While investigating the status of this issue on Big Sur, I tried the displays around my house (three monitors and a TV), and none of them suffered from the color space issue.

So I set out to look for evidence of other fields MacOS respects in an overridden EDID. I found one that was interesting: display dimensions.

I learned that if you lie about the screen size (bytes 21 and 22 of the EDID), MacOS will dutifully report the false numbers and may also enable the Underscan adjustment (typically meant for TVs) in display settings:

Do you see anything else in the EDID table that might be useful to override?

  • ZGabor says:


    thank you for the updated post! I checked your old post and the new one. I tried both approaches, but my old monitor is still not showing the colors the right way.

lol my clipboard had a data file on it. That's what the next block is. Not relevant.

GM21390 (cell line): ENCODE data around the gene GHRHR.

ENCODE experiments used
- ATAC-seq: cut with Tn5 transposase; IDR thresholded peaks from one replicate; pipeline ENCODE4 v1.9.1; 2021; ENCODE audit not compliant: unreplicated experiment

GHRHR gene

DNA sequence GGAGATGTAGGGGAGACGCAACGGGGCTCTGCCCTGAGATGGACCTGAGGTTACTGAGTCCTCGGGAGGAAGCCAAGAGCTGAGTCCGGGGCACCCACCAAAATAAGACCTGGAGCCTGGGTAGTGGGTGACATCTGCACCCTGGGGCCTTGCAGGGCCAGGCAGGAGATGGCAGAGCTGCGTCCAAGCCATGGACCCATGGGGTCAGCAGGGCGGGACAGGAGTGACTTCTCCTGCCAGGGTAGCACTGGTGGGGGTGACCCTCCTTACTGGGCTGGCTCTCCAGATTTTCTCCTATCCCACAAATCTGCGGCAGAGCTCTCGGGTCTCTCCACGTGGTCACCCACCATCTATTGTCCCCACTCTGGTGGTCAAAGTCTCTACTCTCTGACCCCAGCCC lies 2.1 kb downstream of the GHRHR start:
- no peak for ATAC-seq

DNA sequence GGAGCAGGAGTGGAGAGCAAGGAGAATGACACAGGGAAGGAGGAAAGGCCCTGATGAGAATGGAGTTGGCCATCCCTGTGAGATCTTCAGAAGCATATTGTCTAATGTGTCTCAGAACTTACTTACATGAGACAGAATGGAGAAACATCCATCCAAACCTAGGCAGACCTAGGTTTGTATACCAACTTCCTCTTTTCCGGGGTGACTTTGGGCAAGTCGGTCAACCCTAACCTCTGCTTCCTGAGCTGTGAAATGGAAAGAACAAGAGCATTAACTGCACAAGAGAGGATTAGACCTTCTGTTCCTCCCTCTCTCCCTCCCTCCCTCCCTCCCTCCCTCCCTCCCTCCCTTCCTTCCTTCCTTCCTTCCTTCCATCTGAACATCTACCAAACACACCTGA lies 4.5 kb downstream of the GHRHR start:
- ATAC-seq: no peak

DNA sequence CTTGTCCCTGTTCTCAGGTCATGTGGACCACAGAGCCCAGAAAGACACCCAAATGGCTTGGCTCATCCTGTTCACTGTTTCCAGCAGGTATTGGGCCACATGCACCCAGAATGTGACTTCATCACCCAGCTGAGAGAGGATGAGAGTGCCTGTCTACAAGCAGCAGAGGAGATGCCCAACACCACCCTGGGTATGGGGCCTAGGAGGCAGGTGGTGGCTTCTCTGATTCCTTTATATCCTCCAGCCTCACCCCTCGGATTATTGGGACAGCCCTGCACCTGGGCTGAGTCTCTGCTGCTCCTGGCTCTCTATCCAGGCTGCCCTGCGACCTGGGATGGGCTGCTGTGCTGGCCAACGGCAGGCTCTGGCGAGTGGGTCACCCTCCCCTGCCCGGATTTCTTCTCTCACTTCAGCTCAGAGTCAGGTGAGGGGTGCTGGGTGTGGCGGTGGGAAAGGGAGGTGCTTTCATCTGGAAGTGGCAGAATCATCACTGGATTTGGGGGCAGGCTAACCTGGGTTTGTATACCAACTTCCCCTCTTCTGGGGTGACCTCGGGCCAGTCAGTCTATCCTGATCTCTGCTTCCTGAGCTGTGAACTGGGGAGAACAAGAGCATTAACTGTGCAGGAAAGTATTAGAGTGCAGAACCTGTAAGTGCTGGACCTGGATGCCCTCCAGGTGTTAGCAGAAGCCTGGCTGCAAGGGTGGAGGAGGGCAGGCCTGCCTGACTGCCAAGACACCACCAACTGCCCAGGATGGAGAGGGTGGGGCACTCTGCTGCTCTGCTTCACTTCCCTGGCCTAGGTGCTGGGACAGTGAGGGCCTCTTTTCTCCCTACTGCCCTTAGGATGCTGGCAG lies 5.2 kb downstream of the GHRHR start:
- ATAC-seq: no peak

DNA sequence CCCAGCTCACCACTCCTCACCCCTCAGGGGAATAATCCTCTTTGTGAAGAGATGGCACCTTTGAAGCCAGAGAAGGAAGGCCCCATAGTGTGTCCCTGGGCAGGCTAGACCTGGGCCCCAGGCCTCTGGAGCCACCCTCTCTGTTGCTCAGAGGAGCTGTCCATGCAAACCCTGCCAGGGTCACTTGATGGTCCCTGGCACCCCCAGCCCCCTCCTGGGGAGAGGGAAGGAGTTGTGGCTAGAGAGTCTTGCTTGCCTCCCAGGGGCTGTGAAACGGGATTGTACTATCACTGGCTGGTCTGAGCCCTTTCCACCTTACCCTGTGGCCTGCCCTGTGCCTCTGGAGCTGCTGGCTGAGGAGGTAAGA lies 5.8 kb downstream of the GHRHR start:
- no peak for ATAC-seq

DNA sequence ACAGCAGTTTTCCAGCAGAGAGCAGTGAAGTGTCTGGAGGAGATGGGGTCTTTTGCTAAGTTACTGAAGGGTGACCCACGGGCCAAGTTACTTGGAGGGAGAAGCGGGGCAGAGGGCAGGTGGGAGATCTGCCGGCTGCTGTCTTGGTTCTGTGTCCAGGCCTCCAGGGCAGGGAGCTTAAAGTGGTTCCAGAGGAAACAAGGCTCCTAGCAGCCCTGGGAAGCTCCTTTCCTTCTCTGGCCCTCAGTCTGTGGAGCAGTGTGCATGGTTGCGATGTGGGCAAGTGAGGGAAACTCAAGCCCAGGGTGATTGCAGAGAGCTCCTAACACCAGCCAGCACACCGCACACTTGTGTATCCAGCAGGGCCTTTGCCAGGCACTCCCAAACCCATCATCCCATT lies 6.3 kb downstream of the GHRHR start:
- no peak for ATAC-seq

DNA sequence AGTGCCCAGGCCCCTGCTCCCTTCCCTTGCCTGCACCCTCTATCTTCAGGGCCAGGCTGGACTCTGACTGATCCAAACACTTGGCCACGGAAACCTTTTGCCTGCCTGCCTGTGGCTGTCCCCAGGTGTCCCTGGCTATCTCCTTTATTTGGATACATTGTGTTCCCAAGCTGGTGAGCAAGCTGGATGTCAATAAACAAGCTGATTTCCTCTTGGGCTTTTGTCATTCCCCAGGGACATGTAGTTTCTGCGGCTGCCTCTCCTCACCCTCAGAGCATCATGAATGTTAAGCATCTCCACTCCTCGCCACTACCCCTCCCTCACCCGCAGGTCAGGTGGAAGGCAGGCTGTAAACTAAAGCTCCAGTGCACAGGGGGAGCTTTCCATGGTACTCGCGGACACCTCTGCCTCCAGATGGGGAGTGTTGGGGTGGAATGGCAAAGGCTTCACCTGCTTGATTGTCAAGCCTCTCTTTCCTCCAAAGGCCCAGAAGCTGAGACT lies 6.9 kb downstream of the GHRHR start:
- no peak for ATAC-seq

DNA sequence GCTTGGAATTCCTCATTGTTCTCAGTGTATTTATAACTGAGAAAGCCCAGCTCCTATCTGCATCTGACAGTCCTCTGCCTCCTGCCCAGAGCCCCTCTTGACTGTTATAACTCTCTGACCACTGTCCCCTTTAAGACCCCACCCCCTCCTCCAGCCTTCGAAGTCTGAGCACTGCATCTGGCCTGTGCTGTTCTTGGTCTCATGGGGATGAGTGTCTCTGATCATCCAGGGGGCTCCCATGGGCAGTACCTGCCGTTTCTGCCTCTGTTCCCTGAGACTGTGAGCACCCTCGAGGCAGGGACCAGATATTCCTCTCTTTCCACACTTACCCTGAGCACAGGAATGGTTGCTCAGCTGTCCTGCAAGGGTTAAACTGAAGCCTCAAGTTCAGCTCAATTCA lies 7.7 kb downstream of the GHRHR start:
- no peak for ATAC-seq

I received a Macbook Pro (13-inch, 2020) from my workplace this week, but only one of my monitors works perfectly with my machine. The other one is blurry and showing off the colors in the wrong way. (But on my Windows laptop both monitors work perfectly).

    This monitor is Sony Bravia one. I use an HDMI cable to connect to an adapter, which connects to the machine. Do you have maybe any ideas what else I can try to solve this?

    Thank you!

    • John Ruble John Ruble says:

      Hi ZGabor,

      What are the exact models of the display and the adapter?

      Can you see anywhere in the monitor’s settings whether it’s using RGB or YCbCr?

      Can you see whether the EDID override is taking effect? (it should change the display’s name in System Information -> Graphics/Displays, like in this image from the old post: https://spin.atomicobject.com/wp-content/uploads/20180729221530/dell-osd-rgb.jpg )